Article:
SNP wants Labour to raise taxes on English workers

John Swinney, the First Minister, helps out at an Asda supermarket in Edinburgh, while on the campaign trail
John Swinney, the First Minister, helps out at an Asda supermarket in Edinburgh, while on the campaign trail - Jane Barlow/PA

The SNP would attempt to wield its power at Westminster to push Labour into raising taxes on English workers, John Swinney has said.

The First Minister, whose government has ramped up income taxes for Scots, suggested his MPs would apply pressure on Sir Keir Starmer if he becomes prime minister to replicate its controversial policy throughout the UK.

The SNP has introduced six tax bands in Scotland, double the number elsewhere in the UK, meaning everyone on £28,000 or above faces increased bills.

A worker on £50,000 per year pays £1,542 more in Scotland while someone on a wage of £130,000 faces paying £5,378 extra in income tax.

In a BBC Panorama interview with Nick Robinson, Mr Swinney said that raising taxes throughout the UK would be an alternative to the £18 billion of spending cuts he has warned Scots Labour is preparing to impose.

“People know in Scotland that the SNP has increased taxes on higher earners,” Mr Swinney, who has said Labour winning the election across the UK is a certainty, said.

“For people who are teachers or police officers, the difference in tax is very limited, but of course there are other benefits, like the fact that people in Scotland don’t pay for university tuition or that they don’t pay for prescriptions.

“I’m not in any way seeking to downplay the significance of increasing tax for higher earners… that’s allowed us to invest in our public services.”

Pushed by Mr Robinson over whether SNP MPs would use votes to “persuade the government in Westminster to put people’s taxes up”, including those on modest earnings, he replied: “The alternative to that, of course, is cuts in public spending.”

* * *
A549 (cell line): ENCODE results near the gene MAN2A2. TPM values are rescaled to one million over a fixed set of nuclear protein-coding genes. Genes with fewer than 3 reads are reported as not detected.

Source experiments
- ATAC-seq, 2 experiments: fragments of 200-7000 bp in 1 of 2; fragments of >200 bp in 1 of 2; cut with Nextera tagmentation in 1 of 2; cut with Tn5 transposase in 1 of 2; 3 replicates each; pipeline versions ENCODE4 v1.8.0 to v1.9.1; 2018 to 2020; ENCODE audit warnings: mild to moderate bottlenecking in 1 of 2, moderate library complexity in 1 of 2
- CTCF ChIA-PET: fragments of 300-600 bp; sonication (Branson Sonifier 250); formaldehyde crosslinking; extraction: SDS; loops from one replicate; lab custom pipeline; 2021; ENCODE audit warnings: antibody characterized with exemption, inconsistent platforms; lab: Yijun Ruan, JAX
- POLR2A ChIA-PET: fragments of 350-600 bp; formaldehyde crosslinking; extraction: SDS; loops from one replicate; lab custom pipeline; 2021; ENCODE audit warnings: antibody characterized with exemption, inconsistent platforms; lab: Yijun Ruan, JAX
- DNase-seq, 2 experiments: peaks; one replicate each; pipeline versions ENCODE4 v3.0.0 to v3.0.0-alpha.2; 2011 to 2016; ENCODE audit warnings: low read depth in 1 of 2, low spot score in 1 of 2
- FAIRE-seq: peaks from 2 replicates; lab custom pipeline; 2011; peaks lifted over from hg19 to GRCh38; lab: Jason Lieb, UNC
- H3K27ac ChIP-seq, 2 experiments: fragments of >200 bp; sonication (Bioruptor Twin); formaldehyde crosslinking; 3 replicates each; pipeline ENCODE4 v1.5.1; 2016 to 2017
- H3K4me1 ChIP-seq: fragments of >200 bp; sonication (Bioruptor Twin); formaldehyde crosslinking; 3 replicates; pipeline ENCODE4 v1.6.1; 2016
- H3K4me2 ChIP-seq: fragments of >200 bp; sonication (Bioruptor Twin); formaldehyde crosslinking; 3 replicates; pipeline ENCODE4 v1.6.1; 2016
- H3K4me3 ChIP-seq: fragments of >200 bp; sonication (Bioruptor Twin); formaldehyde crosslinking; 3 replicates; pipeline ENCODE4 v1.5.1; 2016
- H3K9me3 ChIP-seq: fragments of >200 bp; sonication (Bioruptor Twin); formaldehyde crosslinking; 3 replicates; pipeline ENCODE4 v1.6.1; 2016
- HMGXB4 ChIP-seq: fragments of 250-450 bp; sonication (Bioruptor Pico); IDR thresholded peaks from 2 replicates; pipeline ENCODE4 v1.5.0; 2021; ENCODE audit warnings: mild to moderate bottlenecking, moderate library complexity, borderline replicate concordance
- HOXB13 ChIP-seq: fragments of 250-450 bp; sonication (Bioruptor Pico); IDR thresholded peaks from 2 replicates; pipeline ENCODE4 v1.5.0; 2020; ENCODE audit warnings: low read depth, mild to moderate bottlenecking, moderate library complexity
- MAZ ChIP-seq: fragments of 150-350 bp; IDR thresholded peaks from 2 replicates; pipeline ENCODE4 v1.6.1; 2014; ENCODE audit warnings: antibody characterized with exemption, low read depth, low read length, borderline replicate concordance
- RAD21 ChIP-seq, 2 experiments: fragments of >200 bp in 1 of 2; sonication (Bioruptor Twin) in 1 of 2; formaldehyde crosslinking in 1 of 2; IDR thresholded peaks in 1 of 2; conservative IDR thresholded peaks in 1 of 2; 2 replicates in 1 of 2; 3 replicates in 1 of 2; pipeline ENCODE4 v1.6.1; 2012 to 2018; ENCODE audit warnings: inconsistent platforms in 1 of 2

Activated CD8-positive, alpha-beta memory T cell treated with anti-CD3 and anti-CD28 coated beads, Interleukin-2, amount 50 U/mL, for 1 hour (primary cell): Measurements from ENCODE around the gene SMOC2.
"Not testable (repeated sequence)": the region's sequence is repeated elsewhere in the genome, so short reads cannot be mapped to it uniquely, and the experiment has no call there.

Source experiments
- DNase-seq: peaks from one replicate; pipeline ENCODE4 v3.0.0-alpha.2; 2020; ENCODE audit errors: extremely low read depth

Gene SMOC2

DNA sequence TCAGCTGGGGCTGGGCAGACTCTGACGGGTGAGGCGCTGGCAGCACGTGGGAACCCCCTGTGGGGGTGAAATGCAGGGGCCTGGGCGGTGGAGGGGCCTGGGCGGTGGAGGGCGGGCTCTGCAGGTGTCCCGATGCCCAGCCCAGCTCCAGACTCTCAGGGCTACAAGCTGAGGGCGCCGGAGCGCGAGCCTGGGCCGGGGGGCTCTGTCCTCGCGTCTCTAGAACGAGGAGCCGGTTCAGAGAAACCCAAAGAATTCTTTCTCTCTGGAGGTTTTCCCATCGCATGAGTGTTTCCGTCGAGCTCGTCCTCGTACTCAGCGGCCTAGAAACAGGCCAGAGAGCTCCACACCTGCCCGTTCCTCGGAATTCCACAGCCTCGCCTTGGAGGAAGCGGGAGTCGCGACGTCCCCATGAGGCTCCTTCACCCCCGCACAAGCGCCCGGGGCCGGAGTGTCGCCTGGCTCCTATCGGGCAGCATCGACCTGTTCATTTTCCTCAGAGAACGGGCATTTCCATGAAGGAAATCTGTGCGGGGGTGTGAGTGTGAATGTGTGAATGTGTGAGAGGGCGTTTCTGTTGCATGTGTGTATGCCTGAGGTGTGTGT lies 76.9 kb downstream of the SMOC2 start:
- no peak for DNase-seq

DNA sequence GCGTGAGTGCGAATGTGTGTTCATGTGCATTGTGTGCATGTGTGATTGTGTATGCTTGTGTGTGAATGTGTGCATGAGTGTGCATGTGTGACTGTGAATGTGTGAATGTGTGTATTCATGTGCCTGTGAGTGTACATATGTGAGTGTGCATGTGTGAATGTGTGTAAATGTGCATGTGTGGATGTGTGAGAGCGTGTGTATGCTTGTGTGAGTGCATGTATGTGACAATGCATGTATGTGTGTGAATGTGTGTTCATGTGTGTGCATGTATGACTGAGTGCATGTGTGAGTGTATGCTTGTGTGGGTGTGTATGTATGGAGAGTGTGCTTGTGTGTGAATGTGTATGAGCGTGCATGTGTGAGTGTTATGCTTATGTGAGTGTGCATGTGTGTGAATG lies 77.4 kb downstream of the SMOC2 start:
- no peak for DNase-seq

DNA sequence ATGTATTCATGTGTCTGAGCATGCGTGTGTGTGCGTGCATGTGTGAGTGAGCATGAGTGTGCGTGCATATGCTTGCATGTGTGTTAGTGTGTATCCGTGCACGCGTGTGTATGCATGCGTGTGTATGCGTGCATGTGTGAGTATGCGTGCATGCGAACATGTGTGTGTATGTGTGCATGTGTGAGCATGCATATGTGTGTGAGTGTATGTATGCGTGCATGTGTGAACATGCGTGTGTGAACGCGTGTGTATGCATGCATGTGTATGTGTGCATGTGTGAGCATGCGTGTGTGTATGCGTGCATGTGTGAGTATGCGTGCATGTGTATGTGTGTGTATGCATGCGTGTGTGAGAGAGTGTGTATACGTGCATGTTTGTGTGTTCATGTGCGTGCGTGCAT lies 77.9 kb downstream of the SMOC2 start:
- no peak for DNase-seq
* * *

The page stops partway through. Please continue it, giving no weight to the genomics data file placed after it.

The SNP leader added: “Labour are not being open with people about the fact that they’ve signed up to £18 billion-worth of cuts, because the Conservatives have already signed up to them.”

Anas Sarwar, the Scottish Labour leader, has denied that a Labour government would impose “austerity”.

The SNP claim relies upon analysis by the independent Institute for Fiscal Studies (IFS), which said in response to the March Budget that under current projections real-terms cuts of £18 billion will be imposed by 2028-29.

The same body has also warned that an independent Scotland would be forced to raise taxes or apply spending reductions to balance the books.

However, Mr Swinney said he did not accept this IFS analysis, as a Scottish state would have “flexibility and manoeuvrability as a country to improve our economic performance”.

He is set to claim a mandate to demand a second independence referendum from Westminster should the SNP claim a majority of seats in Scotland.

Opinion polls suggest that Labour is on course to defeat the SNP in Scotland, despite winning one seat in 2019 compared to the 48 claimed by the nationalists.

Meanwhile, in another election issue in Scotland, the Tories have urged Mr Swinney to clarify his position on new oil and gas drilling.

Stephen Flynn, the Westminster leader who is defending an Aberdeen seat, is pushing for Nicola Sturgeon’s support for a “presumption” against new oil fields to be ditched.

However, in a move that risks opening up a rift within his party, Mr Swinney hardened his language against new drilling.

In the BBC party leaders interview, he accused Rishi Sunak of being a “climate denier” and called his decision last year to give the go-ahead to 100 new oil and gas projects “utterly irresponsible”.

In what was effectively a restatement of Ms Sturgeon’s position, Mr Swinney said any new oil fields should have to pass a climate compatibility test before being approved.

‘Independence obsession’

Andrew Bowie, the Tory candidate for West Aberdeenshire and Kincardine, Mr Swinney had “finally let the cat out of the bag and admitted what we all knew – that the SNP has abandoned the North East”.

He added: “The SNP have sought to dupe voters in the North East into thinking they were having second thoughts on opposing new oil and gas licences.

“But John Swinney has made it clear that nothing has changed by doubling down on his party’s anti-oil and gas stance, which threatens tens of thousands of jobs.

“Scots will also be dismayed to hear John Swinney cranking up his party’s independence obsession, instead of focusing on the public’s real priorities – like fixing our ailing public services and creating good jobs.”